The Burren Programme has developed over a number of years — way back since the 1990s in fact — and evolved through various forms during this time. The success of the programme is built on the input of a lot of people and organisations over a long time, and required a great deal of patience, commitment and mutual respect on the part of all those involved as they pursued a shared vision for the future of the Burren and its people.

Identifying the issues

The first seeds of the programme were sown in the late 1990s when local farmers, in conjunction with Teagasc, University College Dublin and the National Parks and Wildlife Service, came together to agree on a research project into The Impact of Agricultural Practices on the Natural Heritage of the Burren. This PhD research project was later published by Teagasc in book form as Farming and the Burren (Dunford, 2001). It highlighted the important role that farming plays in supporting the rich biodiversity and cultural heritage of the Burren, and also the worrying breakdown in traditional farming systems and the habitats dependent on them.

Testing solutions

The original partners — NPWS, Teagasc and Burren IFA — came together again in 2004 to secure funding from the EU LIFE fund to try to address some of the problems identified in the initial research project, and to develop ‘A blueprint for the sustainable agricultural management of the Burren’. This ‘BurrenLIFE project’ (2005–2010) was the first major farming for conservation project in Ireland and one of the very few EU projects which placed farmers at the centre of the conservation agenda. Working on 20 Burren farms (c.2,500ha) over a number of years, the Burren LIFE project successfully developed a tested, costed blueprint for the Burren and paved the way for the roll-out of a new programme to tackle the most pressing issues impacting on the region.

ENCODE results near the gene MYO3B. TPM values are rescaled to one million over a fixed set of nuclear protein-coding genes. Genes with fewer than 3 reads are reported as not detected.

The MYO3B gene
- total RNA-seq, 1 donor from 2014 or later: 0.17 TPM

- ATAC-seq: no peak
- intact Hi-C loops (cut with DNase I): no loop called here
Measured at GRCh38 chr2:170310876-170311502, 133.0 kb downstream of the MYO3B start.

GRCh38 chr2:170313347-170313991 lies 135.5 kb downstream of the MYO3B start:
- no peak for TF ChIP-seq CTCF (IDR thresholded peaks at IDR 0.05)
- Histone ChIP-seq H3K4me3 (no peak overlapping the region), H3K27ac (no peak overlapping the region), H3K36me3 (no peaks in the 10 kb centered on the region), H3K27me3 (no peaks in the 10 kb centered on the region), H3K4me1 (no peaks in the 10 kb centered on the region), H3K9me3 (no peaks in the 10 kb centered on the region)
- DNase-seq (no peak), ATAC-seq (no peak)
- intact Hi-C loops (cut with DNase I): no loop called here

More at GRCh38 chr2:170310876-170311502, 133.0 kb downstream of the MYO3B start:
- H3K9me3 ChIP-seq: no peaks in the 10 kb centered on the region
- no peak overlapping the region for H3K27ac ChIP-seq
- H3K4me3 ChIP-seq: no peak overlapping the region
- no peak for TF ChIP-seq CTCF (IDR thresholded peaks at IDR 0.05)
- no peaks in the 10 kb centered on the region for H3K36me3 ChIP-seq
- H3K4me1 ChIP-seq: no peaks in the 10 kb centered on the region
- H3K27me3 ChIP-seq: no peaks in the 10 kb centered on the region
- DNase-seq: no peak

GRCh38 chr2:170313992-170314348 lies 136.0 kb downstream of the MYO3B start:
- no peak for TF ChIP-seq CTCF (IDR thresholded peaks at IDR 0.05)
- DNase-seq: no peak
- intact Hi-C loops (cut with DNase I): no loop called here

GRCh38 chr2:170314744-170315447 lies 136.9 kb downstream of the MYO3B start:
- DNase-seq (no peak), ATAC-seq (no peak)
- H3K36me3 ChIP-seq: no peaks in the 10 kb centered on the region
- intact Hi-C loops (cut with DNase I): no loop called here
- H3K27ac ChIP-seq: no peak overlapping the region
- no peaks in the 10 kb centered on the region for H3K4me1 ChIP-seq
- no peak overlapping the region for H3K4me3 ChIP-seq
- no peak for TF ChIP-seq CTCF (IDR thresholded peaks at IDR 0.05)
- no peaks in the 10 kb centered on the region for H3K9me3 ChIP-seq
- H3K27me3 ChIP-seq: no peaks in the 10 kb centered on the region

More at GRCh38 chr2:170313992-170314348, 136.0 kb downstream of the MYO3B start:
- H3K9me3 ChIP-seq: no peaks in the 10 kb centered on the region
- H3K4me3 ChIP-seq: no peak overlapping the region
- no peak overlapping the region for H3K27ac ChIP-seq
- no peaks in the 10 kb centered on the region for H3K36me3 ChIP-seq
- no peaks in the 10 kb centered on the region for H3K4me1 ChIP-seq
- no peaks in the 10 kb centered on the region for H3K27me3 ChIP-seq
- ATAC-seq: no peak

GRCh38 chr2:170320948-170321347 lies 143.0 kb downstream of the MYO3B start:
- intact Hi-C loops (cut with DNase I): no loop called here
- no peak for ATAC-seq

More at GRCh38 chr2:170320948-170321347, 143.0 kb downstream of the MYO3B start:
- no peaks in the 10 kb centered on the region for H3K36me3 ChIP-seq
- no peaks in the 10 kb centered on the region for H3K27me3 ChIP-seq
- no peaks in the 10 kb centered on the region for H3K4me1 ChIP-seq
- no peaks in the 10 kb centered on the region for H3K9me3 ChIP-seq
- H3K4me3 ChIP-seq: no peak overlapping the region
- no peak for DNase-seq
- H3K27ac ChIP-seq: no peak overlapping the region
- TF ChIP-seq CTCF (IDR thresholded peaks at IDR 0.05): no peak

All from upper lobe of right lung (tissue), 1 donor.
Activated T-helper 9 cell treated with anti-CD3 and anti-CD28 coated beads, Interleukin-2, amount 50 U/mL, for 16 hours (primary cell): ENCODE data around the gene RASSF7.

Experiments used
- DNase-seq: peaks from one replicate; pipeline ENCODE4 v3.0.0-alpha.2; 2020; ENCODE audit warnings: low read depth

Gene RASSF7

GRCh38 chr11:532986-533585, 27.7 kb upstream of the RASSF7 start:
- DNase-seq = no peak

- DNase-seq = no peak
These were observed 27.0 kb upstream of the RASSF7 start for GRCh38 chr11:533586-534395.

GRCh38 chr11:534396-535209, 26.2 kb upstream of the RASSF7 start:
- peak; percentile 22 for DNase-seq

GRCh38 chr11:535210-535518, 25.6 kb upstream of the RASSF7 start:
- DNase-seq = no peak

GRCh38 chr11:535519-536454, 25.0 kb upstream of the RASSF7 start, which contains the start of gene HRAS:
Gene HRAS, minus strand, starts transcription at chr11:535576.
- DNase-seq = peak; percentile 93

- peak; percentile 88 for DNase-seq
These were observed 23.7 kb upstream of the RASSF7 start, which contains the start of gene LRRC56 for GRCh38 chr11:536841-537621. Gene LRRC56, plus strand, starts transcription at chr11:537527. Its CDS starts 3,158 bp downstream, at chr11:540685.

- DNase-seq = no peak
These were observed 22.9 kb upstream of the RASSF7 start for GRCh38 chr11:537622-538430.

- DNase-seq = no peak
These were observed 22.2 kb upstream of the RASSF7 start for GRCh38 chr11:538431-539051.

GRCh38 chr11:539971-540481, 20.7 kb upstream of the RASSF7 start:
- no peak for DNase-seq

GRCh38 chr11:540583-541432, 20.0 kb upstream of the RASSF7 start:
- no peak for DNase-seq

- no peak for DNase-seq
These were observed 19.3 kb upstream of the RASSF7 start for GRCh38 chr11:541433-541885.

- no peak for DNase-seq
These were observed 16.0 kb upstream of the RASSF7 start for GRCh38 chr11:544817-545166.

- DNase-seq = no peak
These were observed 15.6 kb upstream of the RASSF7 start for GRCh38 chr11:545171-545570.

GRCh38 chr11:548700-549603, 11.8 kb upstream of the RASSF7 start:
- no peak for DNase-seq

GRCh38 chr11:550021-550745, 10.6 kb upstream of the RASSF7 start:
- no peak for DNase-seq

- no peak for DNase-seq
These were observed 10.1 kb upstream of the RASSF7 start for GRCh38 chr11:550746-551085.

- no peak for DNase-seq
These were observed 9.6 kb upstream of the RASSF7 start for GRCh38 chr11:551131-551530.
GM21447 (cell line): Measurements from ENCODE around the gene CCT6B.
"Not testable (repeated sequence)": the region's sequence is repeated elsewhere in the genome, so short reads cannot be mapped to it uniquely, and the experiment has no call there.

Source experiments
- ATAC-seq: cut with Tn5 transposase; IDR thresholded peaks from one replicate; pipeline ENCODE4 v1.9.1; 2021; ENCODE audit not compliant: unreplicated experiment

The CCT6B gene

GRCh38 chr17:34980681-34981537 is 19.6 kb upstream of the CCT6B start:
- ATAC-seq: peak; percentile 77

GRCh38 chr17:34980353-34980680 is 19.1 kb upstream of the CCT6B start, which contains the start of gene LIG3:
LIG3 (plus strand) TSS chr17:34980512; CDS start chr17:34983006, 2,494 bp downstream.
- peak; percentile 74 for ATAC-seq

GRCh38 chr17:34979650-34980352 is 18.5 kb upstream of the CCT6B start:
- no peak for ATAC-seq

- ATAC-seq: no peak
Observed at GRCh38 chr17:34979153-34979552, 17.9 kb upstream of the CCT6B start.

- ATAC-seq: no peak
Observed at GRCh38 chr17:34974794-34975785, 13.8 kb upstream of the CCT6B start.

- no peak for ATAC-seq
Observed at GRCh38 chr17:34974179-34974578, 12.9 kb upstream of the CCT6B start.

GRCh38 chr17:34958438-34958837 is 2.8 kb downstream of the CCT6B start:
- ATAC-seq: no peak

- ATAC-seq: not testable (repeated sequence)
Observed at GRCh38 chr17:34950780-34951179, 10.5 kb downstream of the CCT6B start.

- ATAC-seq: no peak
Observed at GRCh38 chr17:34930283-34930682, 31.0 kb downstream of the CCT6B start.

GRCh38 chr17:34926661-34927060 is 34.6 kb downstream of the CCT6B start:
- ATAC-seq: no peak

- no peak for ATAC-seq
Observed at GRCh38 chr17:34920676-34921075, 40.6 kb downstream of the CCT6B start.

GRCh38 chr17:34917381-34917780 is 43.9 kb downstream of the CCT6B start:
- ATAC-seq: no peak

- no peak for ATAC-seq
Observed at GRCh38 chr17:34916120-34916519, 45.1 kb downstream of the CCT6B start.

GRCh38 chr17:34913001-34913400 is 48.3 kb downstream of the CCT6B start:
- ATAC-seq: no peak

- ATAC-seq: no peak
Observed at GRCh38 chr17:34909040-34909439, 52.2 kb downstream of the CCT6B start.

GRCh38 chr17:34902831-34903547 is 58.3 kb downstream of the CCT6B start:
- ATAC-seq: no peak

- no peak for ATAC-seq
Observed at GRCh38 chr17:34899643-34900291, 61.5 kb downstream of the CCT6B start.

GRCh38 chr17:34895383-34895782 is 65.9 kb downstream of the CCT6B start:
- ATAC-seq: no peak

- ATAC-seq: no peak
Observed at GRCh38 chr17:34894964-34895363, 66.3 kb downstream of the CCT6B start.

Implementing solutions

Arising from the success of the BurrenLIFE project, the Burren Farming for Conservation Programme (BFCP) was launched in 2010 by its funders, the Dept. of Agriculture, Food and the Marine and the NPWS of the Dept. of Arts Heritage and the Gaeltacht. The BFCP ran from 2010 to 2015. It worked with 160 farmers on 15,000ha of prime Burren habitat. It  built directly on the lessons learned during BurrenLIFE and worked in a very creative way to support and incentivise farmers to maintain and enhance the habitats of the Burren, effectively tackling many of the issues identified in the original research project over a decade previously. The Burren Programme, started in 2016 with 200 farmers, and has now grown to 328 farmers, is a natural progression of the BFCP and will continue to work closely with farmers, advisors and the EU, DAFM and NPWS to implement solutions to help manage and protect the Burren.